Baby, he was born that way -- and sometimes it feels good to goau naturel. It could also be that a tag is scratching him, he's feeling hot, or it happens to be the perfect moment to do a dance (without the constraints of clothes). "Toddlers don't know social mores, so if they want out of their clothes they simply take them off," says Parents advisor Jenn Berman, Psy.D., author ofSuperBaby: 12 Ways to Give Your Child a Head Start in the First Three Years. Plus, once they can remove a shirt, diaper, or socks, they're excited to practice these skills. As long as your kid isn't mooning the mail carrier, let it go. Be careful how you react: If you crack up when he enters the dining room in his birthdaysuit, he may decide it's a great way to get attention during your next book-club meeting.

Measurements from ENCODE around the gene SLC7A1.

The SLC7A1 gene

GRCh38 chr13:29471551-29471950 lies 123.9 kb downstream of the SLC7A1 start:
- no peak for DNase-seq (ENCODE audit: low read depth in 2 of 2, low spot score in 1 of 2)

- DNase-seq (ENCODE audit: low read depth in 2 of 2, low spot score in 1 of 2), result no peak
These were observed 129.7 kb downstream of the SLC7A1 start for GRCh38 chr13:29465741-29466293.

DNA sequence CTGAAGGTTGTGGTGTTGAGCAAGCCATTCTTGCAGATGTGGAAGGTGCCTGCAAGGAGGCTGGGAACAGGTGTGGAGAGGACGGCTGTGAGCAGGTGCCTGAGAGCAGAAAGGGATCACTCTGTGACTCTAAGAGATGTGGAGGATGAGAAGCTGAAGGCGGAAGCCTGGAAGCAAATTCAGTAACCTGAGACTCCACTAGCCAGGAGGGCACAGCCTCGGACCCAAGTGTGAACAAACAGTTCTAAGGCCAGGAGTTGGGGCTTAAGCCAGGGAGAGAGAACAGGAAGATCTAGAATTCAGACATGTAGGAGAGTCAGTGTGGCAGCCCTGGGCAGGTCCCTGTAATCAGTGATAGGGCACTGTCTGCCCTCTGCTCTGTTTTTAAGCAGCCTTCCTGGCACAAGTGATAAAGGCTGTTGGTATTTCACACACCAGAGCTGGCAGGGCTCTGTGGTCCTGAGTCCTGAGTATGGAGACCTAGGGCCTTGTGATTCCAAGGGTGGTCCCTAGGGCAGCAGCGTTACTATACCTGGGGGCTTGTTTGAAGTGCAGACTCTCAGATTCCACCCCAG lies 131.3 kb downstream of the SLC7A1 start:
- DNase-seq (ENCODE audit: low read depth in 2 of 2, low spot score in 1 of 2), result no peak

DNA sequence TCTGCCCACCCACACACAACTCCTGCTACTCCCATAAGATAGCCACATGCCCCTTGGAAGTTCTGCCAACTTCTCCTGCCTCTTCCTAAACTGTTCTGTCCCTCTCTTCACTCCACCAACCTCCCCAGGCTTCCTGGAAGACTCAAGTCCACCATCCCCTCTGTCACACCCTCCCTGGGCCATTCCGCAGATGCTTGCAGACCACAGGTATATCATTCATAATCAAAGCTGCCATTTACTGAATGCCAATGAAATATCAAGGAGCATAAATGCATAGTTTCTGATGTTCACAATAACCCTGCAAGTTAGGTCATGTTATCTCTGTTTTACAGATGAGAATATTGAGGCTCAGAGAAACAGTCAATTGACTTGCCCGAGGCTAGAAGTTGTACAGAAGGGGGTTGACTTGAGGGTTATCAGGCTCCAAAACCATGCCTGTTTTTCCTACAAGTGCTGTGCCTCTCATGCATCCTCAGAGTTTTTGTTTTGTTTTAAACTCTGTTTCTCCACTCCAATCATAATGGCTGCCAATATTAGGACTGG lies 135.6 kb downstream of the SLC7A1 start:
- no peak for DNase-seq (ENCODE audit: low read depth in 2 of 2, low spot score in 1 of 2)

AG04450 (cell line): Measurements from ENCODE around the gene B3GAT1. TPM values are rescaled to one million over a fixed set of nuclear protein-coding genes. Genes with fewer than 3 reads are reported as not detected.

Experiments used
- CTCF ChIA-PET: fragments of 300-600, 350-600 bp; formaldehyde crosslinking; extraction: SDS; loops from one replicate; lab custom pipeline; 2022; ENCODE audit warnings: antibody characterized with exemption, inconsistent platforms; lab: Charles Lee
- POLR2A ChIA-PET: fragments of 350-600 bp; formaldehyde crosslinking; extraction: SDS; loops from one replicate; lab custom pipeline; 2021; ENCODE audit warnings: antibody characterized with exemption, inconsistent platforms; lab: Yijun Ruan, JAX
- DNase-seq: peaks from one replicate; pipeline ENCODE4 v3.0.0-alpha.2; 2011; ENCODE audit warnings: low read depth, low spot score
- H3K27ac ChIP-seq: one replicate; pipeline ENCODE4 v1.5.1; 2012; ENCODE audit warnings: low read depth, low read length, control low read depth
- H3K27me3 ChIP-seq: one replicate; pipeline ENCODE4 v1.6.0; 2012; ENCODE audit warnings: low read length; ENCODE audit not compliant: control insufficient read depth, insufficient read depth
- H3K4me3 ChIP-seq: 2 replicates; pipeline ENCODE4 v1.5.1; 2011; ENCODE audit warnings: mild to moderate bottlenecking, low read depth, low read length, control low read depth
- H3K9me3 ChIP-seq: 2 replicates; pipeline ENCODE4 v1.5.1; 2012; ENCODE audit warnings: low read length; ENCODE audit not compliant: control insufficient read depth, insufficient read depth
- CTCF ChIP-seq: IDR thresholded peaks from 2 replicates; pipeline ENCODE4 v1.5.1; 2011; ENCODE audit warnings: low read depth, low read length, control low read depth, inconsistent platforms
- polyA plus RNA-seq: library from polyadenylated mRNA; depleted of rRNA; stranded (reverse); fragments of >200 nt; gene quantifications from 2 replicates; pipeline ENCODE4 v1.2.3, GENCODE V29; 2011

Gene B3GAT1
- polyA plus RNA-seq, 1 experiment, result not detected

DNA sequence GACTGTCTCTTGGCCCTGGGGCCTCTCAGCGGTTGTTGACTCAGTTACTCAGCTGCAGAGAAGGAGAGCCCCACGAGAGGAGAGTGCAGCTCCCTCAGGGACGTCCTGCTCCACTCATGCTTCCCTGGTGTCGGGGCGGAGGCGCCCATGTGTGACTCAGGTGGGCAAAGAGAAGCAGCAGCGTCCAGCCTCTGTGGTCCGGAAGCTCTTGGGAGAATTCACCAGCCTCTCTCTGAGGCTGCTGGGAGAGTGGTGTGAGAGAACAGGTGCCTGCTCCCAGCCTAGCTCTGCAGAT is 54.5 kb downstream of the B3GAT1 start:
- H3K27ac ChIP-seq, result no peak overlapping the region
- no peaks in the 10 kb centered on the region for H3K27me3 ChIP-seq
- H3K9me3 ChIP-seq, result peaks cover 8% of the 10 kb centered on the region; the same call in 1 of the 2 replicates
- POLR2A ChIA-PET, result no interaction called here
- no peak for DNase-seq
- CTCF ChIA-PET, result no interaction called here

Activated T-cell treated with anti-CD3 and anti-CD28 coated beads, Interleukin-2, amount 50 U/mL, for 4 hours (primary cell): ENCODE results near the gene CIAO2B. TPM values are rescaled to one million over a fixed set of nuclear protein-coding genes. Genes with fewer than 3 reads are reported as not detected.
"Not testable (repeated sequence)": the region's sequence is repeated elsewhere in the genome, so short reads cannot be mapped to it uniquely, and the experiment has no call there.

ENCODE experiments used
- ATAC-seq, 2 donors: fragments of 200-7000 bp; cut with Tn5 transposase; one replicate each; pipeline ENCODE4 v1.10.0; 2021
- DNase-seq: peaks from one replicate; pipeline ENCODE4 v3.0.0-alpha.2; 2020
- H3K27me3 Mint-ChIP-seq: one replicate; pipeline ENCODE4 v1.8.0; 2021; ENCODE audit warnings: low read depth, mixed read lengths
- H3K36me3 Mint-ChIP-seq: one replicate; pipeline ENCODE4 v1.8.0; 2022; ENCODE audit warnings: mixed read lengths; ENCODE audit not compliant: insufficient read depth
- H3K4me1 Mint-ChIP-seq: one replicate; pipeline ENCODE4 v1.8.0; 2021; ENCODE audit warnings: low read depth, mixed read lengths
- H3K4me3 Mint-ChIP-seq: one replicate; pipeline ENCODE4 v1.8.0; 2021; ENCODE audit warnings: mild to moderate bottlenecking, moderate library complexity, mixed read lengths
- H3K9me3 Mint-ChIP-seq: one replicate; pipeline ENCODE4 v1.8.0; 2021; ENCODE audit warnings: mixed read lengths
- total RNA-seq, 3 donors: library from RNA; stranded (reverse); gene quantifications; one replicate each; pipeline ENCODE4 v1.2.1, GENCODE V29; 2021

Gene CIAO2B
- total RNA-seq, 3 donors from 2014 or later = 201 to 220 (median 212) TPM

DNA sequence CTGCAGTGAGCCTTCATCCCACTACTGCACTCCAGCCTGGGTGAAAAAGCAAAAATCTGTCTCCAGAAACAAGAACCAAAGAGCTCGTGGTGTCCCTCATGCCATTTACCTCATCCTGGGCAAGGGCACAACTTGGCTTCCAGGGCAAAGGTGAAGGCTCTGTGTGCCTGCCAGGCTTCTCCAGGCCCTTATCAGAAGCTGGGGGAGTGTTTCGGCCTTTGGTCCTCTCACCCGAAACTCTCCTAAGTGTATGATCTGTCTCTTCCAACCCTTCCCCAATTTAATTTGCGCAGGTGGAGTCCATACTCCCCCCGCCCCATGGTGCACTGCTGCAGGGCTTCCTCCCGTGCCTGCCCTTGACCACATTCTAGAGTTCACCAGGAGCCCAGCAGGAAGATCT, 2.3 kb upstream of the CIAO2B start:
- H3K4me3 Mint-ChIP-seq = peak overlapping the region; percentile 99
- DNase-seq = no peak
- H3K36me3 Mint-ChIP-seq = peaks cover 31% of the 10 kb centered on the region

Q. Why is my 2-year-old determined to climb every last piece of furniture?
But it's also a good way to get hurt. In fact, a 2009 study from the Center for Injury Research and Policy of The Research Institute at Nationwide Children's Hospital, in Columbus, Ohio, showed that 14,700 kids are injured each year by furniture tip-overs -- often from climbing. The takeaway: If your kid is constantly attempting to reach new heights, step up your childproofing and supervision until the phase passes. Attach large furniture, such as dressers and bookshelves, to the wall using safety straps or L-brackets, place TVs on a low, wide base and strap them to a stable stand or wall, and keep appliance cords tucked away so your child can't pull heavy things down onto herself.
Q. Why does my child fling food across the kitchen?
Q. My kid insists on hearing the same book, song, or DVD over and over again. Doesn't this get boring for her?